To assess the seriousness of the participation we included a validated seriousness check (Aust et al., 2013). After completing the experiment, participants were asked whether they had answered in a serious manner. The wording of the question was as follows: “It would be very helpful if you could tell us at this point whether you have taken part seriously, so that we can use your answers for our scientific analysis, or whether you were just clicking through to take a look at the experiment?” Participants were able to choose one of two answers: “I have taken part seriously” or “I have just clicked through, please throw my data away.” To further motivate the participants, we also included a seriousness question at the start of the experiment: “It’s important for us that you are motivated and answer all questions seriously.” All participants indicated that they took the experiment seriously.
Matlab 2018a1 was used to analyze the data and plot the results. For each image and for both self-assessment tools (EmojiGrid and VAS) we computed the mean response across all participants. To get an impression of the agreement between the performance of both response tools we computed the linear correlation between the ratings obtained with both methods for valence and arousal separately. For both tools, we investigated the relation between the valence and arousal ratings by computing least-squares fits of either linear or quadratic functions to the data points.
In this study we checked the occurrence of a random answering behavior by inspecting the consistency of ratings given for stimuli with the highest and lowest overall valence ratings (corresponding, respectively, to pleasant food items with an overall high positive mean valence rating and unpleasant ones with an overall low negative mean valence rating). We did not observe any outliers, in the sense that there were no participants that gave positive ratings to stimuli with overall mean low valence ratings or the other way around. This suggests that random answering behavior did not occur in this study.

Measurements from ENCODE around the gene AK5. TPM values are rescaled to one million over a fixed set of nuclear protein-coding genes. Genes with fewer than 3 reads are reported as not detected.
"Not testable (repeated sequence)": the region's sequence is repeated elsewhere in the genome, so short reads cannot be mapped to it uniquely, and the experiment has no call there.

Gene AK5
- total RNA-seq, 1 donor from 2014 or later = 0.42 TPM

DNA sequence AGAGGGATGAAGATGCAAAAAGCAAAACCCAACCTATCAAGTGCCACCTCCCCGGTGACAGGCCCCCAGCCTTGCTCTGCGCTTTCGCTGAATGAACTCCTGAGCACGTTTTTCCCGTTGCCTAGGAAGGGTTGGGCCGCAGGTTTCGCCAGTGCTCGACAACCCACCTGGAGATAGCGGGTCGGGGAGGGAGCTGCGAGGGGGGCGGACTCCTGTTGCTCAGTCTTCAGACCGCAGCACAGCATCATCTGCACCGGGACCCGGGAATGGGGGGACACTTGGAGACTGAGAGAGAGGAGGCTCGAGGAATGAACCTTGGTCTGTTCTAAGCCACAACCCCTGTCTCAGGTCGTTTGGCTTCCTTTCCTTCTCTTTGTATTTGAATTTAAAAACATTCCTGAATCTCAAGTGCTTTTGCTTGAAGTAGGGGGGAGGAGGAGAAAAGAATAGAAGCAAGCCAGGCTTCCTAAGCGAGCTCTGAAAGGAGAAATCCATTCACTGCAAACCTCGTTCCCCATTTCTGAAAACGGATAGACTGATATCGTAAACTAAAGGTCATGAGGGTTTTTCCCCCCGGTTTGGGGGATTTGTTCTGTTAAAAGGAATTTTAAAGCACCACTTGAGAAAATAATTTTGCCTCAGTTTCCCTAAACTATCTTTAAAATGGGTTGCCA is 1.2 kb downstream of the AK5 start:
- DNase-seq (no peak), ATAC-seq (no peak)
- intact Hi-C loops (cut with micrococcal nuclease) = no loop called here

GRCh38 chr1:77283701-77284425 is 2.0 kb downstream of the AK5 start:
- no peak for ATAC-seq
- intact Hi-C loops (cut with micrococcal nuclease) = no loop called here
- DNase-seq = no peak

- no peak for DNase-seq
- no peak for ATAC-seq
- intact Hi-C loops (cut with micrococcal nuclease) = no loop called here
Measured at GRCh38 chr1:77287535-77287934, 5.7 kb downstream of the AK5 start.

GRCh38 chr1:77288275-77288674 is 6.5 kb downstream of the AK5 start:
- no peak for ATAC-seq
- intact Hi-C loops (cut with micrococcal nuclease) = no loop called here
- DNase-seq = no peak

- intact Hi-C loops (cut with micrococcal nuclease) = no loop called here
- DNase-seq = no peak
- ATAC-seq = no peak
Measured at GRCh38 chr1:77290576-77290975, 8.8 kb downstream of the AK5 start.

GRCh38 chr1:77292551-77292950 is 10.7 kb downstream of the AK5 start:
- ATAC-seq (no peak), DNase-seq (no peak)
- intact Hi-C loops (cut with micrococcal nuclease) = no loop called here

Experiment I: Food Valence and Arousal Measured With Emojigrid and VAS
This experiment was performed to compare the performance of the EmojiGrid with conventional VAS. Dutch participants rated the valence and the arousing quality of 60 different food images, using either the EmojiGrid or two independent conventional VAS. The VAS procedure exactly replicated a procedure that was used previously in a similar study in the literature (Foroni et al., 2013) thus enabling to us compare the performance of both methods.
Materials and Methods
In the VAS condition, the participants were asked to rate how each image made them feel by using two scales: one for valence and one for arousal (Figure 5A). The valence scale measured the perceived pleasantness of the displayed product. The question associated with this scale was: “How negative/positive is the item represented in the image?” and the extremes of the scale were labeled “Very negative” and “Very positive.” The arousal scale measured the excitement that was experienced while viewing the image. The question associated with this scale was: “How arousing is the presented image?” and the extremes of the scale were labeled “Not at all” and “Extremely.” This procedure exactly replicates the one used by Foroni et al. (2013) to assess valence and arousal for the images in the FRIDa database.